Tips to Save Heating Costs in the Winter
Thrifty homeowners are always on the lookout for saving energy heating their homes in the cooler months of fall and the colder months of winter. Have you considered an electric fireplace or insert for an existing masonry fireplace that you no longer use because of EPA rules for emitting toxins into the air?
Electric units are cost-effective and very efficient. They will heat from 400- to 1000-square feet as supplemental heat and you can turn your central heat’s thermoset down. Some states have massively high gas rates for a gas forced air furnace. Electric fireplaces will cut that price down when you use it as additional heat while turning down your main heat source.
A home heating myth is the fireplace woodstove fallacy. Yes, you enjoy the wood smell, the crackling sounds, and the ambience by the roaring fire. However, you are not saving! A fireplace or woodstove is, above all, a bad way to heat your house. You will have to buy the firewood, usually by the cord starting at about $150 per cord depending on what part of the woods you live in. Wintertime usually will burn up about 6 to 8 cords. Urban areas have fewer trees to be logged for selling. It has to be driven in from who knows where the trees grow.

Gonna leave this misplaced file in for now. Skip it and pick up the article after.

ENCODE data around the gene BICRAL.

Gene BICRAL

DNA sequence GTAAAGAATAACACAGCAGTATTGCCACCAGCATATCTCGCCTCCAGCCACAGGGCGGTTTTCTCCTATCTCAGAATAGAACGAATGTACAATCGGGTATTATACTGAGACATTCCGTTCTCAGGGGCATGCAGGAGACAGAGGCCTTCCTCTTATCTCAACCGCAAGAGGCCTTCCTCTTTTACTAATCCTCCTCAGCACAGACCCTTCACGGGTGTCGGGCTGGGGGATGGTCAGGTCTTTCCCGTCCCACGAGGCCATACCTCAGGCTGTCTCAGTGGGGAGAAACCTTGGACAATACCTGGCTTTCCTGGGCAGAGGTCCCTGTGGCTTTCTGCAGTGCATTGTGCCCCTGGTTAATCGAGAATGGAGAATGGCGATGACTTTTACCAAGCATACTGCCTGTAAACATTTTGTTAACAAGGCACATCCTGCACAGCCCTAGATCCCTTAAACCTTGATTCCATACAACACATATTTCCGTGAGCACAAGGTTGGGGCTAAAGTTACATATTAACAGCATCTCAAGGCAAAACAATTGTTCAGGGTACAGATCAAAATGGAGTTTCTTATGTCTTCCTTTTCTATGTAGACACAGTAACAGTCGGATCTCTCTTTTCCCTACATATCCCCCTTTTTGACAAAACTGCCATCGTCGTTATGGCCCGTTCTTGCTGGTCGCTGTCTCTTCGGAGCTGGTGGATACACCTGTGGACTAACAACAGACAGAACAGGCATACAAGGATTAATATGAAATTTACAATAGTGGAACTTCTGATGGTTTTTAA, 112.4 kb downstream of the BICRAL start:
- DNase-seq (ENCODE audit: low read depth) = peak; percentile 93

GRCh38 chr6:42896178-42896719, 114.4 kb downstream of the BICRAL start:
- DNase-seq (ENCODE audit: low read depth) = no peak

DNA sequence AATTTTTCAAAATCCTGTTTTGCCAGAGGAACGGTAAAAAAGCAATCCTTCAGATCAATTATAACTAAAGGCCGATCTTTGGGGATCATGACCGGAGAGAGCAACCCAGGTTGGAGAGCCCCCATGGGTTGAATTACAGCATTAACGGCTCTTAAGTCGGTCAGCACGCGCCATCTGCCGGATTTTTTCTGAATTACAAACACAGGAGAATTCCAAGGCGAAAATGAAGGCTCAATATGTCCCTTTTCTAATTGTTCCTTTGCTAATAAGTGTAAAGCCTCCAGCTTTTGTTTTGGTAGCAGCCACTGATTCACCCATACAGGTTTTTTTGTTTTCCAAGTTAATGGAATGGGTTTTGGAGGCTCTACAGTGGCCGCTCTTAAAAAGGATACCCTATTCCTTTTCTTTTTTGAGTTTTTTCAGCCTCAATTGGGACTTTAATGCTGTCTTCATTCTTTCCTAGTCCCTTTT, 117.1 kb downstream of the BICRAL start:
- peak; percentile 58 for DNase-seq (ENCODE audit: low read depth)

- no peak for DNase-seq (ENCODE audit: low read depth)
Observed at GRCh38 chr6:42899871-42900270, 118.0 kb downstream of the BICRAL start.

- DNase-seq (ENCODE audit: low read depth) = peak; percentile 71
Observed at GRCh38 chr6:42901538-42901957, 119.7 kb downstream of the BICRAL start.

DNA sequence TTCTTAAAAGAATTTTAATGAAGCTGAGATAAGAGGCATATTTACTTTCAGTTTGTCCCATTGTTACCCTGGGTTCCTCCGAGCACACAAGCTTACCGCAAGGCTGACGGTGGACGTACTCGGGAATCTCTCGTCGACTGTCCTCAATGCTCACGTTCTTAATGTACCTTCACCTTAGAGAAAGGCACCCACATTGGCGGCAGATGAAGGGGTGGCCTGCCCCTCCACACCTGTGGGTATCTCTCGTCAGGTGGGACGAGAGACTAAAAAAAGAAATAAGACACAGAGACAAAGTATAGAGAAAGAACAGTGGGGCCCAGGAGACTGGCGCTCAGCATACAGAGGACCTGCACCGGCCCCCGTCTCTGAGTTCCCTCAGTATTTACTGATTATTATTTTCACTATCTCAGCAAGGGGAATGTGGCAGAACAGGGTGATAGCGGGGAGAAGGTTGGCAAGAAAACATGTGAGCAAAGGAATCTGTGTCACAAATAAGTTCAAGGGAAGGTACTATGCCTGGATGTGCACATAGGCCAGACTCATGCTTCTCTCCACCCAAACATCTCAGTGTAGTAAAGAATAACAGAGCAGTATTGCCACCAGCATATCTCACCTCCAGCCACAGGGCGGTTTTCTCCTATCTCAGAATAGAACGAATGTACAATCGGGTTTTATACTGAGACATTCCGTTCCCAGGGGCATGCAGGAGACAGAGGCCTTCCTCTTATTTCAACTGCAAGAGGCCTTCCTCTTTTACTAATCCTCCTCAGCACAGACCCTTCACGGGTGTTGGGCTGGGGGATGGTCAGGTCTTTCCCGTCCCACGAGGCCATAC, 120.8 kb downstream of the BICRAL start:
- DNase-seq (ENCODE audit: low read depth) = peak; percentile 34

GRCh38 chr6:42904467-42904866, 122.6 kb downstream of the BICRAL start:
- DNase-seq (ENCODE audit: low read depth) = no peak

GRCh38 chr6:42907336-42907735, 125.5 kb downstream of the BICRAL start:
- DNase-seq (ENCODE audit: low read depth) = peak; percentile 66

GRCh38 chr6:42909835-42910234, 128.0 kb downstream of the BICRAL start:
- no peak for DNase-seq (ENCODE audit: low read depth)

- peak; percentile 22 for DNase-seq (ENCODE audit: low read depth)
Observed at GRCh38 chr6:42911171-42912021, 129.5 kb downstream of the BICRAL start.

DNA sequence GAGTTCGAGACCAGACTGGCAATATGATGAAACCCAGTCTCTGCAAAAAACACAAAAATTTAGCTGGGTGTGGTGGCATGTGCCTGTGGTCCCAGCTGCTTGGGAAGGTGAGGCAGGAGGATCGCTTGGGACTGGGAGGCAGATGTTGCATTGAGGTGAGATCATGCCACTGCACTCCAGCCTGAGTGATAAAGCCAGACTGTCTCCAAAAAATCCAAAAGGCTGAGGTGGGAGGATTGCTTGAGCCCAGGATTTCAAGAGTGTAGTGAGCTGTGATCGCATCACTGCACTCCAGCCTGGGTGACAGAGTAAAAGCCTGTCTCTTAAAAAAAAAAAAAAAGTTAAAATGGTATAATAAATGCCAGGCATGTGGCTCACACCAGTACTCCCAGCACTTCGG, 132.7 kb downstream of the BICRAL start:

The fireplace has a huge appetite for oxygen using the already paid for heated air inside the house, that immediately races up and out of the chimney to pollute the atmosphere. Therefore, you have not saved on fuel costs and have not saved our air from carbon dioxide, Sulphur, and who knows how many other noxious pollutants.
Natural gas fireplaces are no better. They suck up gas like no tomorrow and the gas bill is not cheap!
You can always have solar panels installed for almost fee heat. Of course, if your budget can pay for the panels, the boiler to heat the water, and all the piping, and expensive installation—you might want to consider an inexpensive electric fireplace or insert for an existing no longer used masonry fireplace.
Tips to Save Heat
Caulk windows, doorways, gaps, cracks, and any place precious expensive heat is escaping from.
Do not use the programmable feature on your central heat thermostat. It’s not too smart. Go over to it and turn it off or down to 62 degrees. Wear a sweater, socks, and warm slippers and you will not be too uncomfortable with 62 degrees heat. It is wintertime. In fact, it’s healthier for you! A 10-degree drop in temperature could be a 10 savings. Set the thermostat to 60 degrees while sleeping. You will sleep better in a cooler room. An electric blanket uses little energy when sleeping, so use it or buy one.
Close the doors to rooms that do not need to be heated. Use ceiling fans to push the warm air down from the ceiling. Newer ceiling fans have a switch at the top on the outside of the motor that change from summer to winter setting. Bet you didn’t know that—it’s addressed in your User’s Manual and the simple switch function works!
These are common sense ways to save on the expense to heat your house and anyone can do it.